What GAO Found
GAO found that the Department of Defense’s (DOD) Real Property Assets Database (RPAD) contained inaccurate data and lacked completeness, although certain data that GAO reviewed had improved their accuracy since fiscal year 2014. RPAD is a department-wide database of real property data annually compiled by the Office of the Secretary of Defense from the inventories of the military services and DOD’s Washington Headquarters Services, which manages real property in the National Capital region. DOD uses RPAD to report on DOD’s real property to Congress and other federal agencies, such as the Office of Management and Budget and the General Services Administration to assist in managing federal real property.
DOD has weaknesses in its processes for recording and reporting real property data that have led to inaccurate and incomplete information. GAO and others found military services have not consistently recorded real property transactions (i.e., acquisition of, change to, and disposal of a real property asset) and physical inventories of assets. GAO also found that the military services have not corrected identified discrepancies in their data systems, such as missing entries for utilization and facility condition and overdue asset reviews. GAO reviewed records of 120 facilities with identified discrepancies in fiscal year 2015 RPAD data and compared them to the records in the respective data system in 2017 and found that 61 discrepancies remained. The military services had corrected the data in the remaining 59 reviewed facilities in their data systems. DOD’s efforts to prepare for an upcoming financial audit have helped identify issues and improve accuracy of some data. However, if DOD does not require the military services to fully monitor recording processes and implement corrective actions to resolve data discrepancies, the department will continue to have incomplete and inaccurate real property data and unreliable RPAD information.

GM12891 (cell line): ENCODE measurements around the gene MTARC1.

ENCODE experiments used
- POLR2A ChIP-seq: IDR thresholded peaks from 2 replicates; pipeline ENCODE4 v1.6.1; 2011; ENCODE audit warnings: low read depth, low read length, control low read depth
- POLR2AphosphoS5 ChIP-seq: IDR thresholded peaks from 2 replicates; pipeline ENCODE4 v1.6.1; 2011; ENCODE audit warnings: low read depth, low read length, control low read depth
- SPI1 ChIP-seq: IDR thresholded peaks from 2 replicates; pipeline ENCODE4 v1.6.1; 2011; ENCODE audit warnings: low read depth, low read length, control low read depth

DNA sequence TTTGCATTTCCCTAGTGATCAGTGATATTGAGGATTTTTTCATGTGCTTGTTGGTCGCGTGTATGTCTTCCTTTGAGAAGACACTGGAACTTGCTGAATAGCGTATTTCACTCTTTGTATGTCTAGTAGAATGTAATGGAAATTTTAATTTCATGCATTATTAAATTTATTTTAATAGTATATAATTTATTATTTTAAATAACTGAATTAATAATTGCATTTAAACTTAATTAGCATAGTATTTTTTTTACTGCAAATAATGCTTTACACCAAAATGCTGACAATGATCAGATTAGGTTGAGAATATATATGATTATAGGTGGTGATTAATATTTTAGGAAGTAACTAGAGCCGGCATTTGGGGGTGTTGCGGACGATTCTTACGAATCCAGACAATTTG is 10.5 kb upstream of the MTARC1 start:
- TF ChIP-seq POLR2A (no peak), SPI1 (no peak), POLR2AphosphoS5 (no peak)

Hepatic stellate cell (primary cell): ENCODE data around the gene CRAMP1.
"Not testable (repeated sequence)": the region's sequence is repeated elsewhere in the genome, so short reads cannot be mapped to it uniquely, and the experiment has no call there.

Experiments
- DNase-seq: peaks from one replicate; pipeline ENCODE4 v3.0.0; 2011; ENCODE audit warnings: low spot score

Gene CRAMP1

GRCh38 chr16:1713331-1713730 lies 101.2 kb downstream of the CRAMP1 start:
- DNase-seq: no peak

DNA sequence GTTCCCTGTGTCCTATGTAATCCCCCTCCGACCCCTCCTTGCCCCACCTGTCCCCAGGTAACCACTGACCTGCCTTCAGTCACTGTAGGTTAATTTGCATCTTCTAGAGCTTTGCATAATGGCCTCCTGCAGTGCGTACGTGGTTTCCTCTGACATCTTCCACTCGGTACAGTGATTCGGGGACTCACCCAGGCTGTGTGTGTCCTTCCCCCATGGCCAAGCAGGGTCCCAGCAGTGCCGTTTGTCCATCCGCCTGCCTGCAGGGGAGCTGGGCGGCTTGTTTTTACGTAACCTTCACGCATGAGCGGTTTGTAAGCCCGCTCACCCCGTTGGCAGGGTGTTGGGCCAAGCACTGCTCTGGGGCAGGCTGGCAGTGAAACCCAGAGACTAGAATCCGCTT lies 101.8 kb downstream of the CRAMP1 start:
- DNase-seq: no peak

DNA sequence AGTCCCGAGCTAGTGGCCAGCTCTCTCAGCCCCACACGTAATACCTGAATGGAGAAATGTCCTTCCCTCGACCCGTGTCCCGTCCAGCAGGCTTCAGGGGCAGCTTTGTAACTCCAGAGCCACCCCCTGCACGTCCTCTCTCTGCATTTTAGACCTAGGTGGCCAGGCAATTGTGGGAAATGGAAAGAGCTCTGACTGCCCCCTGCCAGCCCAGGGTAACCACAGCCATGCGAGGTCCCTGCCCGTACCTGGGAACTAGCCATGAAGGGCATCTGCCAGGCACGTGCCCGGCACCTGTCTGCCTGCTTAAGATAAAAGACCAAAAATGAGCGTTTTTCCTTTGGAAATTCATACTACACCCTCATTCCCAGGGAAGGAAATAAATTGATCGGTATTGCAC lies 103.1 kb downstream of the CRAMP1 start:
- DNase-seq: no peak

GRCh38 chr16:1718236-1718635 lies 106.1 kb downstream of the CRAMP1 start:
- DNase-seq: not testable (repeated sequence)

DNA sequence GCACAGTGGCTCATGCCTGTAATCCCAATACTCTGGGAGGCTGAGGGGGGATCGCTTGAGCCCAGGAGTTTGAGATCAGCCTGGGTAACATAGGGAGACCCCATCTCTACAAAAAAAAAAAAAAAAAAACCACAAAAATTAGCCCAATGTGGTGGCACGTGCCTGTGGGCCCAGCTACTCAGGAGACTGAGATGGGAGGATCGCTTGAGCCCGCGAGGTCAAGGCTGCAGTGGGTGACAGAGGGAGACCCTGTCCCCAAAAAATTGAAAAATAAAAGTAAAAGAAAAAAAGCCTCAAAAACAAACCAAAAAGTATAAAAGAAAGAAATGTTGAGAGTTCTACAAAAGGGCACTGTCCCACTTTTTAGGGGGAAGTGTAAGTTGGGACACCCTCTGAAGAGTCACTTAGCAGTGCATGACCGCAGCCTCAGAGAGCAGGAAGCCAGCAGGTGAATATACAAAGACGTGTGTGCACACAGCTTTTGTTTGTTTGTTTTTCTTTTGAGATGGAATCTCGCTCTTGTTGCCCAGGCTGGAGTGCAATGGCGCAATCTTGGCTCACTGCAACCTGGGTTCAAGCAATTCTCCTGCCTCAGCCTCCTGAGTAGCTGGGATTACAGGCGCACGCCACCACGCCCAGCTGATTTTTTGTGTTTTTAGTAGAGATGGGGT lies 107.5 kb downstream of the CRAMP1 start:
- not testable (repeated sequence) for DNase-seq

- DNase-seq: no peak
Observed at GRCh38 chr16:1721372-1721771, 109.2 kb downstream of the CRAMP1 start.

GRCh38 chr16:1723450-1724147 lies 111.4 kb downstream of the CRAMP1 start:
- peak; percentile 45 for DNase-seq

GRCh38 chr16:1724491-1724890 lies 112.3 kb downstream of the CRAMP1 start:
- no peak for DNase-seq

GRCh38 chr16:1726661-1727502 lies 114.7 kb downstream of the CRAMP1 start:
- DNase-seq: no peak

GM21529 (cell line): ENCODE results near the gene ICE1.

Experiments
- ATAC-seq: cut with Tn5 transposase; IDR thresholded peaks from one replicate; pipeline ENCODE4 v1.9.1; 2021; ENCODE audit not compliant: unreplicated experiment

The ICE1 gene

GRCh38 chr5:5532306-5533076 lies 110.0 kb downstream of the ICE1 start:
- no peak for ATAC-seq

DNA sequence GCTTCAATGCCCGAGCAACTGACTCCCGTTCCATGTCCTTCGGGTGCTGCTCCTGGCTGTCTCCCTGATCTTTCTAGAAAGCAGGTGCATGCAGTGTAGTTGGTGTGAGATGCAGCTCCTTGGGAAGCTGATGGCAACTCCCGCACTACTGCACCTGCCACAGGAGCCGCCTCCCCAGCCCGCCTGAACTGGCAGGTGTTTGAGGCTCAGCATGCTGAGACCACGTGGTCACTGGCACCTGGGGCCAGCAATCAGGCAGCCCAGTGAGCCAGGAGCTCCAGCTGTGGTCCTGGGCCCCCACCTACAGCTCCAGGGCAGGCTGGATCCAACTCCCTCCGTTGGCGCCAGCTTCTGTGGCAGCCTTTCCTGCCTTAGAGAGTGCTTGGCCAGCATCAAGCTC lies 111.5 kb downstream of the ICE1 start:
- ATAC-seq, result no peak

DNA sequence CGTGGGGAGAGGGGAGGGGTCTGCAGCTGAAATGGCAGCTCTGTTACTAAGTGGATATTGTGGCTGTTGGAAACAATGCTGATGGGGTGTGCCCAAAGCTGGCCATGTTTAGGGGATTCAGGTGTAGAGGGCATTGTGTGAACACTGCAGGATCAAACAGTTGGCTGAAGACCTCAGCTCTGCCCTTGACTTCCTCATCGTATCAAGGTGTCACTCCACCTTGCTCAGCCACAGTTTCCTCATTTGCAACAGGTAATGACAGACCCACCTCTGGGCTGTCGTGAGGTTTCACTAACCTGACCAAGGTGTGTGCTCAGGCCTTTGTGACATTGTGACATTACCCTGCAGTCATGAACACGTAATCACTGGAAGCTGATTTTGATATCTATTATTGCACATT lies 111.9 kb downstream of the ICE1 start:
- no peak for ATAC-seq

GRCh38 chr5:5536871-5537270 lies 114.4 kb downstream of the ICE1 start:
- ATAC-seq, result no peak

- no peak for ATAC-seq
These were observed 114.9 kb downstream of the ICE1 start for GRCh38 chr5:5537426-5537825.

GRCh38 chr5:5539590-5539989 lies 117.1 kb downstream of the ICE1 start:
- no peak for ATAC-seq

DOD has not addressed three risks that can adversely affect its ability to use its information to manage its real property. Specifically, DOD (1) has unfilled real property positions limiting its capacity to manage its data, (2) lacks a department-wide approach to improving its data quality, and (3) has not identified how it will complete implementation of an effort to improve access to data. These risks exist, in part, because DOD has not developed a strategy that identifies and addresses risks with accompanying time frames and performance metrics. If DOD does not develop a strategy that identifies and addresses risks to data quality and information accessibility, DOD may miss the opportunity to reasonably ensure that the information needed for effective decision making by DOD, Congress, and other federal agencies is available to meet real property accountability and reporting objectives.
Why GAO Did This Study
DOD manages a portfolio of real property assets that as of fiscal year 2016 reportedly included about 568,000 facilities with a combined plant replacement value of about $1 trillion and 27.2 million acres of land. DOD requires the military services and Washington Headquarters Services to collect and maintain information about each of the assets in their inventories to assist the department with management decision making.
In May 2017, the House Armed Services Committee, Subcommittee on Readiness, asked GAO to review DOD’s management and use of its real property data. This report evaluates (1) how accurately and completely RPAD reflects DOD’s real property assets, (2) DOD’s processes to ensure accuracy and completeness in recording and reporting real property data, and (3) DOD’s actions to ensure it has addressed risks that may affect the use of real property information for managing its assets. GAO analyzed the RPAD and military services’ data for fiscal years 2014-2016; reviewed documentation; conducted site visits; and interviewed DOD officials.
What GAO Recommends
GAO is making six recommendations to improve DOD’s real property data, including fully monitoring recording processes; developing and implementing corrective actions for identified data discrepancies; and developing a strategy to address risks associated with data quality and information accessibility. DOD concurred or partially concurred with all draft recommendations. In response, GAO agreed to combine two recommendations.
For more information, contact Brian J. Lepore at (202) 512-4523 or firstname.lastname@example.org or William J. Cordrey at (404) 679-1873 or email@example.com.